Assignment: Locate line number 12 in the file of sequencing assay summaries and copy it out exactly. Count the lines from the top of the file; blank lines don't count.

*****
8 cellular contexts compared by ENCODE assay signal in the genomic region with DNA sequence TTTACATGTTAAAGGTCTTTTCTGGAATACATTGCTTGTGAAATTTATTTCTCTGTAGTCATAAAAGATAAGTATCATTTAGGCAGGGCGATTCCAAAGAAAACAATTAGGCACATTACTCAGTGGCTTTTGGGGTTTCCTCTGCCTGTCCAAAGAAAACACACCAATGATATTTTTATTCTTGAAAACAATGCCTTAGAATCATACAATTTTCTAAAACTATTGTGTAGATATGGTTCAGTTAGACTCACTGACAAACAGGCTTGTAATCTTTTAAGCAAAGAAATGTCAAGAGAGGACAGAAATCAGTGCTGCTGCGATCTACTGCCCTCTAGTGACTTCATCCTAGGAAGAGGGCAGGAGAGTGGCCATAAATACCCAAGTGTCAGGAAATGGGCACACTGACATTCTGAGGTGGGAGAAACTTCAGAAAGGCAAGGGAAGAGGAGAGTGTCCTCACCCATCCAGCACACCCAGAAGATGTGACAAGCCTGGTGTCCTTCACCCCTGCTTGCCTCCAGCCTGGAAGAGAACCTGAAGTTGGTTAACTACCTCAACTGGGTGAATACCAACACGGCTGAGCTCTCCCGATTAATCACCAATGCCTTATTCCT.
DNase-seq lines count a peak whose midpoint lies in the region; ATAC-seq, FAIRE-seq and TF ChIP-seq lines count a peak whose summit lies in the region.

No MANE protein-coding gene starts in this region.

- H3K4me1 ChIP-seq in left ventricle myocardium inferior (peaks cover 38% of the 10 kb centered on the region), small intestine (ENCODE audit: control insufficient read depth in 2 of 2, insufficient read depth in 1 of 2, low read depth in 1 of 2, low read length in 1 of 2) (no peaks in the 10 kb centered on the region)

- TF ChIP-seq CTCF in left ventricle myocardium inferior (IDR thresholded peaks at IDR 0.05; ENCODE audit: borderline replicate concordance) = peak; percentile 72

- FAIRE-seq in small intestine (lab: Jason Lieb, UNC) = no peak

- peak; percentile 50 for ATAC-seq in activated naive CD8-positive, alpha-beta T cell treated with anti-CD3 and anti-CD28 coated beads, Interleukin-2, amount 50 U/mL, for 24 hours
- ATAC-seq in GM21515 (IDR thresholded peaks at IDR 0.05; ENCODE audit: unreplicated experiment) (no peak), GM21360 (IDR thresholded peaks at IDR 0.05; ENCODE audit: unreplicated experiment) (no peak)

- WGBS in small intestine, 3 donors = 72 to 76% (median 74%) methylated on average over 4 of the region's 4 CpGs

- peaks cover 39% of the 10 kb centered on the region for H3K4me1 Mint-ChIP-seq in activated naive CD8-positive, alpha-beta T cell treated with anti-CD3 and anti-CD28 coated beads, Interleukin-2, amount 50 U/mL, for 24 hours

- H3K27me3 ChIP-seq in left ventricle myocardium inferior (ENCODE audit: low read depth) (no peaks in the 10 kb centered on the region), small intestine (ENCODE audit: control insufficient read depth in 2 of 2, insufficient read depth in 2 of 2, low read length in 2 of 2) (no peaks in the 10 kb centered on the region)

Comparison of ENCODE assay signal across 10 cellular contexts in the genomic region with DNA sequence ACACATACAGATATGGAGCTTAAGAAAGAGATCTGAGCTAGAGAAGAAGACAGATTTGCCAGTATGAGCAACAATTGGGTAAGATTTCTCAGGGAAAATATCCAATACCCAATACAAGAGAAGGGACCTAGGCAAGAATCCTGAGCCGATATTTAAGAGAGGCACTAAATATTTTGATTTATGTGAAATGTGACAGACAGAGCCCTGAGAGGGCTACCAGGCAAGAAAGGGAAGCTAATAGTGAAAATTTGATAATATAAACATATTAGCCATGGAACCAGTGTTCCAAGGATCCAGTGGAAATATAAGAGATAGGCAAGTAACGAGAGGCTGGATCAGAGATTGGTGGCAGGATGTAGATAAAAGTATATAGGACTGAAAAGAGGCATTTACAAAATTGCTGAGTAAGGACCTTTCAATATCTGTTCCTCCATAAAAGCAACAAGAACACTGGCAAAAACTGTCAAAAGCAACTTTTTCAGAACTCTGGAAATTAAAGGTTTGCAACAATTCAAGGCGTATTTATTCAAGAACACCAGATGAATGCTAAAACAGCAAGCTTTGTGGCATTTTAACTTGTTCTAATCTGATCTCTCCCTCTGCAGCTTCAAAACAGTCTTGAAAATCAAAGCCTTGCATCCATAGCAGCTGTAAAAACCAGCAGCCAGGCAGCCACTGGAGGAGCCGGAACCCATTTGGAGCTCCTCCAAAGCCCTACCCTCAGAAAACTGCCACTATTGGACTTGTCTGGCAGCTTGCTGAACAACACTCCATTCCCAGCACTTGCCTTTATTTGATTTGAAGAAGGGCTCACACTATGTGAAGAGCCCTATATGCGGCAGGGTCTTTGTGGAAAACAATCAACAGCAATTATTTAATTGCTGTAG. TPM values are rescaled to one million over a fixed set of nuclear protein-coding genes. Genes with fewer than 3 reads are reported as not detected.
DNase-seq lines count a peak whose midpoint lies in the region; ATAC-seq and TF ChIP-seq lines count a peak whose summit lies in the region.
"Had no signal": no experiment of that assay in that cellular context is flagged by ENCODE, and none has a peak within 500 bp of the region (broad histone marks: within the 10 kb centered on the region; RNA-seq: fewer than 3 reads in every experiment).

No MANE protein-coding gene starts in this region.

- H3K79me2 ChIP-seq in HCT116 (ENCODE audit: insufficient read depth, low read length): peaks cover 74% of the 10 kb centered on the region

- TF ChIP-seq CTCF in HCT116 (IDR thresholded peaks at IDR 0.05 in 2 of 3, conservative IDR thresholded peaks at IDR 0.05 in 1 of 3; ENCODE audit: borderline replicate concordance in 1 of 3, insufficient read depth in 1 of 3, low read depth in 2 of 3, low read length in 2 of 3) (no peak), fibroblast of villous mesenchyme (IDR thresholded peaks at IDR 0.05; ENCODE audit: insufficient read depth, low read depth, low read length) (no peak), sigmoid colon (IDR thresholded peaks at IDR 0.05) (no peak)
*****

Comparison of ENCODE assay signal across 10 cellular contexts in the genomic region with DNA sequence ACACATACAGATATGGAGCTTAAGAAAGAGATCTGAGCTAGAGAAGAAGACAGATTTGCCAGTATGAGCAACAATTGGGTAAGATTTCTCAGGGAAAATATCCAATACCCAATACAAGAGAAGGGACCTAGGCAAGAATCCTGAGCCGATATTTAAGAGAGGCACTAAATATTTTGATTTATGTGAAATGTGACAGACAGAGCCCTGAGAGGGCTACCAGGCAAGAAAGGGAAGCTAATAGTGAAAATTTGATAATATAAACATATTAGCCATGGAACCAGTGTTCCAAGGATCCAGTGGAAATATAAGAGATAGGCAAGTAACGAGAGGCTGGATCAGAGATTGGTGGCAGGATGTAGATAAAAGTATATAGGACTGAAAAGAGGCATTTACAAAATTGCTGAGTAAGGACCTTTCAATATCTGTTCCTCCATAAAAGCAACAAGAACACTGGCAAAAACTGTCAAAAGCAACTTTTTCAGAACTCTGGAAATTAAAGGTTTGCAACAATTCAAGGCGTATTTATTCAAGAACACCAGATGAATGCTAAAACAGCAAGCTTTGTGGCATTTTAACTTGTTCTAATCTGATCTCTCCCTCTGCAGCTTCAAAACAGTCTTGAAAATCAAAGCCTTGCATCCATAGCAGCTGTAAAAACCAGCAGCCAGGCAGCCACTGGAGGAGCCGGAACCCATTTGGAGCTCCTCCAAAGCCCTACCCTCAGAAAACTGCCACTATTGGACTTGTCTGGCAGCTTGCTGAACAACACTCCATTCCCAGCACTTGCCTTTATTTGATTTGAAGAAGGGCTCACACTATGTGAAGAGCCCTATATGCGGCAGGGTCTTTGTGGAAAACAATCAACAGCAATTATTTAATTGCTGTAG. TPM values are rescaled to one million over a fixed set of nuclear protein-coding genes. Genes with fewer than 3 reads are reported as not detected.